The effects of the timing and method of logging on forest structure in Peninsular Malaysia

Ho Wei, Seng and Wickneswari, Ratnam, and Shukor, Mohamad Noor and Mahani, Mansor Clyde (2004) The effects of the timing and method of logging on forest structure in Peninsular Malaysia. Forest ecology and management, 203 (1). pp. 209-228. ISSN 0378-1127

[img]
Preview
PDF
The effects of the timing and method.pdf

Download (310kB) | Preview
Official URL: http://www.researchgate.net/profile/R_Wickneswari/...

Abstract

We investigated the effects of immediate, short-term (2.5 years after logging) and long-term (about 50 years after logging) logging on tree species from different diameter size classes in three forest reserves in Peninsular Malaysia. Demographic data on number of trees, species and diameter of all trees above 1 cm diameter at breast height (dbh) were measured from three ecological plots (20 m × 50 m) established at different elevations in each study site. The total reduction in mean basal area for trees ≥1 cm dbh for both logged stands was significantly different (P < 0.05), i.e. 50.9% in Compartment 118 and 51.8% in Compartment 48. All trees more than 60 cm dbh in Compartment 118 and 75 cm dbh in Compartment 48 were felled in a single selective cutting under selective management system (SMS). The removal of these genetically superior adult trees will affect the genetic quality of the remaining and subsequent regenerating gene pools. The mean basal area and tree density for seedling and sapling class (<5 cm dbh) were reduced to one-half of the original stand in Compartment 118 after logging, meanwhile an increment of 24.3% was observed in Compartment 48, 2.5 years after logging. This implies that the logging operation favoured the growth of seedlings and saplings. The net loss in trees was offset by incremental growth in surviving trees. Good regeneration was observed in the regenerated stand of Compartment 69 (RS-C69) with 28.5% and 20.5% more, respectively, in basal area and tree density for seedling and sapling class compared to Compartment 118 before logging. There were no distinct changes in species composition before and after logging in this study. The high negative correlation of basal area with relative disturbance index was observed in Compartments 118 and 48 based on botanical name or native name, indicating that the degree of disturbance was affected by the type and magnitude of disturbances in each of the localities in the compartment. This further implies that a logging operation in the compartment is not a homogeneous activity. The current harvesting system (i.e. SMS) in Peninsular Malaysia should consider the abundance of young regenerants and the genetic quality of the residuals left behind in the post-harvest stands. The current mechanized logging techniques also need to be improved by adopting the reduced impact logging (RIL) techniques, so as to promote regeneration of desired commercial timber species and as a consequence, sustainability of the forests.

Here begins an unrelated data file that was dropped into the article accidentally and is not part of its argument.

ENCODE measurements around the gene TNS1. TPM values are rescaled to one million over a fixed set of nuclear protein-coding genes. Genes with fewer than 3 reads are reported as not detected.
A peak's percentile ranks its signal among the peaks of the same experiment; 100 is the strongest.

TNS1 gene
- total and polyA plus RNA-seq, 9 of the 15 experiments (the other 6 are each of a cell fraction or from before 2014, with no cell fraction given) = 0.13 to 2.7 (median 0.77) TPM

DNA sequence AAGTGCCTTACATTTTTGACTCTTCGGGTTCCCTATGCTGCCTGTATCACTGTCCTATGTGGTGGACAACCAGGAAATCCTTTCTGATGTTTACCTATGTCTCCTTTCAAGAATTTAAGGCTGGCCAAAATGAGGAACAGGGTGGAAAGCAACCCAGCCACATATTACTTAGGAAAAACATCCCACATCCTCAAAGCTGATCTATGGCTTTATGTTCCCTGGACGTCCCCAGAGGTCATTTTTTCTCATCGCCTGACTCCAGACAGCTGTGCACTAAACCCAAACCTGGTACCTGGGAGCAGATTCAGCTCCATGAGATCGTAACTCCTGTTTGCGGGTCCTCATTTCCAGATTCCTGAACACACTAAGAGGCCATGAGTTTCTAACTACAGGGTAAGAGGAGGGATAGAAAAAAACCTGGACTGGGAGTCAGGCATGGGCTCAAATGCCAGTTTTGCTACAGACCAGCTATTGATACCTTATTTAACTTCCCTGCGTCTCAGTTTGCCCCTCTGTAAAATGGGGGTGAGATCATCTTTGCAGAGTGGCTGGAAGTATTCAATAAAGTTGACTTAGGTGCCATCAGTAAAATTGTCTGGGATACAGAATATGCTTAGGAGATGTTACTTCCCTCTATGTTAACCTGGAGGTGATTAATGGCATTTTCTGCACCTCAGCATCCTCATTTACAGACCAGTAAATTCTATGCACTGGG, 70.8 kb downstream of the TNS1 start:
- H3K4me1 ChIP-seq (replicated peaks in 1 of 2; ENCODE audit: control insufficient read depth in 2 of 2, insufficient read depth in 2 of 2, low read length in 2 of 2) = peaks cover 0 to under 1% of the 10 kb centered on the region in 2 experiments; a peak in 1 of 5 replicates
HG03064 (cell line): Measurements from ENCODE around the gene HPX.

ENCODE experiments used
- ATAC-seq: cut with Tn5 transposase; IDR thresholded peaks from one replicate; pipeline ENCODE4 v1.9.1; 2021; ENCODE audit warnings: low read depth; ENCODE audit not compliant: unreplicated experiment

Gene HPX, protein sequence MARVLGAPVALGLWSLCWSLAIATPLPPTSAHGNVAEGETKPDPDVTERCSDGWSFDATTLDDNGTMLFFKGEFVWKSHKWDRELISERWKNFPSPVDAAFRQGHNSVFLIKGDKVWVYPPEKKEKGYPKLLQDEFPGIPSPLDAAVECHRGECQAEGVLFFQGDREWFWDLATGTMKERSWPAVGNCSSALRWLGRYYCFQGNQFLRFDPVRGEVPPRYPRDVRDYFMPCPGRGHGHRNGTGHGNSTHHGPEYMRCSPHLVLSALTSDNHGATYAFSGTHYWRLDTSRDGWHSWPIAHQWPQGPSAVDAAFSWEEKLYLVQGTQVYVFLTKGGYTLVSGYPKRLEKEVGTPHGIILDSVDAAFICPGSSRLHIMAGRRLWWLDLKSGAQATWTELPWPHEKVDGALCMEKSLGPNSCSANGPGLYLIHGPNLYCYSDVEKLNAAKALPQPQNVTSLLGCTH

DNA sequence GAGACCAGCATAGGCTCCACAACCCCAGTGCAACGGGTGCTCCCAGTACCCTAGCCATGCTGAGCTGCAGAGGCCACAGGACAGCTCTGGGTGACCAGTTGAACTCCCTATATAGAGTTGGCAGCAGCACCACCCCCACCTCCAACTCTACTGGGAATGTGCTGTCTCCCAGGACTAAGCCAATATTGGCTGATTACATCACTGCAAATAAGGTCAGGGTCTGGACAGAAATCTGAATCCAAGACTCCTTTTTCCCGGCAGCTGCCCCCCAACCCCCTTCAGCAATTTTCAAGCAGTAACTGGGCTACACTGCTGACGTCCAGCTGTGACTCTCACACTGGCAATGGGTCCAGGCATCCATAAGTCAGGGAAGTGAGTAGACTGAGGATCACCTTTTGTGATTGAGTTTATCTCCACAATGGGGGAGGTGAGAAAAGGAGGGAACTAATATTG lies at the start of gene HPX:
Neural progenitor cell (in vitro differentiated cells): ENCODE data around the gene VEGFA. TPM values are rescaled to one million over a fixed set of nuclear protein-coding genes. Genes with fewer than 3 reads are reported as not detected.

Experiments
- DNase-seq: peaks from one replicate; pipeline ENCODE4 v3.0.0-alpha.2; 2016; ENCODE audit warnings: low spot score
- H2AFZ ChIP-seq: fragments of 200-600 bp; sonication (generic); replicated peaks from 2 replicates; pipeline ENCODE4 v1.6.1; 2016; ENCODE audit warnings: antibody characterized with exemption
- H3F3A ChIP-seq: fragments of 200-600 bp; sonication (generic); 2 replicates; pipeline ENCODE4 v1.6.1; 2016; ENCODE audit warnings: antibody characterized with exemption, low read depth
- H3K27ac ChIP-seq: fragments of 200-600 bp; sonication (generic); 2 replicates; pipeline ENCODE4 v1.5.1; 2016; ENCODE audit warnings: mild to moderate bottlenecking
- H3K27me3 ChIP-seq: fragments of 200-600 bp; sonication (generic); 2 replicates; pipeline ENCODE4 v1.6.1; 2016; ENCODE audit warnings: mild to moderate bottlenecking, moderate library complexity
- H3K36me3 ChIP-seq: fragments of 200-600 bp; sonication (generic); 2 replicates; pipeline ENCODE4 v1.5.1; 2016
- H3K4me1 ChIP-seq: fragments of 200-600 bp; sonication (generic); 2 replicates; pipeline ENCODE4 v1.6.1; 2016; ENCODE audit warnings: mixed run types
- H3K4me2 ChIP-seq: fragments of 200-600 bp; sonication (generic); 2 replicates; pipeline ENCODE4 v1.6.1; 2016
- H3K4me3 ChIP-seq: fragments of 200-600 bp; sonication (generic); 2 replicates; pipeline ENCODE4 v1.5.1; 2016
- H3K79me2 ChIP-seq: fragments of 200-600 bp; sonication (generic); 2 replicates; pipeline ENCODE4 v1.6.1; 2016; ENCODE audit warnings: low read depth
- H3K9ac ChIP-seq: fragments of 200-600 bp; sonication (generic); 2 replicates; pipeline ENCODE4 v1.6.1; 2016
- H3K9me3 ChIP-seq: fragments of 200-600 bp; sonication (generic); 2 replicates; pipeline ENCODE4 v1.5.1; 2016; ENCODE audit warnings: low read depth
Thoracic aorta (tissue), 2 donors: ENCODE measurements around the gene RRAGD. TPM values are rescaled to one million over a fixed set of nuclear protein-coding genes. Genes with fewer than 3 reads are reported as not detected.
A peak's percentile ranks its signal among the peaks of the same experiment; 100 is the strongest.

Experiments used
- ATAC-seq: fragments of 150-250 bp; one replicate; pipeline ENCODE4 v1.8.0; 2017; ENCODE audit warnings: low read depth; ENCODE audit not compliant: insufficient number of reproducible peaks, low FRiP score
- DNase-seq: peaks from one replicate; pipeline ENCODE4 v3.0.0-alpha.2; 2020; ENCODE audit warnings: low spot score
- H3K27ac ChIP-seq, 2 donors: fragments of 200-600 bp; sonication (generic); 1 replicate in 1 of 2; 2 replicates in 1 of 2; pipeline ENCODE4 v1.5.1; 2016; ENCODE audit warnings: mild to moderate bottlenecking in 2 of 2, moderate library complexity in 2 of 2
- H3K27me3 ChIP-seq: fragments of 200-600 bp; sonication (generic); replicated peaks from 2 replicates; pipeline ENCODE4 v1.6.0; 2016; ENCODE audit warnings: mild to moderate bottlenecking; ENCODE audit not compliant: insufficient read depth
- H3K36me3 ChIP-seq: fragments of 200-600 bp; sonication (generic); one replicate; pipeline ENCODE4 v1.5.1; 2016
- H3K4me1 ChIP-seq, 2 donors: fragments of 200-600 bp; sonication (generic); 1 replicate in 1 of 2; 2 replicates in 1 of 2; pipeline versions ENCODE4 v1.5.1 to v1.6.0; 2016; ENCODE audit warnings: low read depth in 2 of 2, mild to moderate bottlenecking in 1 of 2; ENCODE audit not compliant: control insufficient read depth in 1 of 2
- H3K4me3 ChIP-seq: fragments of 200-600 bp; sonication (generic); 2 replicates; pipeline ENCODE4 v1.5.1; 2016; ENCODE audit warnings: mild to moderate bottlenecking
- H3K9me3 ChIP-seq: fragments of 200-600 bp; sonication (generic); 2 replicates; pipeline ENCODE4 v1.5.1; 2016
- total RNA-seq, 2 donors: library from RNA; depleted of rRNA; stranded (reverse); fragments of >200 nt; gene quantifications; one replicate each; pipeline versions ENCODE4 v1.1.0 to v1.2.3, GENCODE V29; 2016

Item Type: Article
Uncontrolled Keywords: Forest structure , Selective logging , Shorea curtisii , Disturbance , Forest management , Tropical forestry , unimas, university, universiti, Borneo, Malaysia, Sarawak, Kuching, Samarahan, ipta, education , research, Universiti Malaysia Sarawak.
Subjects: G Geography. Anthropology. Recreation > GE Environmental Sciences
S Agriculture > S Agriculture (General)
S Agriculture > SD Forestry
Divisions: Academic Faculties, Institutes and Centres > Faculty of Resource Science and Technology
Depositing User: Karen Kornalius
Date Deposited: 06 May 2015 08:18
Last Modified: 06 May 2015 08:18
URI: http://ir.unimas.my/id/eprint/7130

Actions (For repository members only: login required)

View Item View Item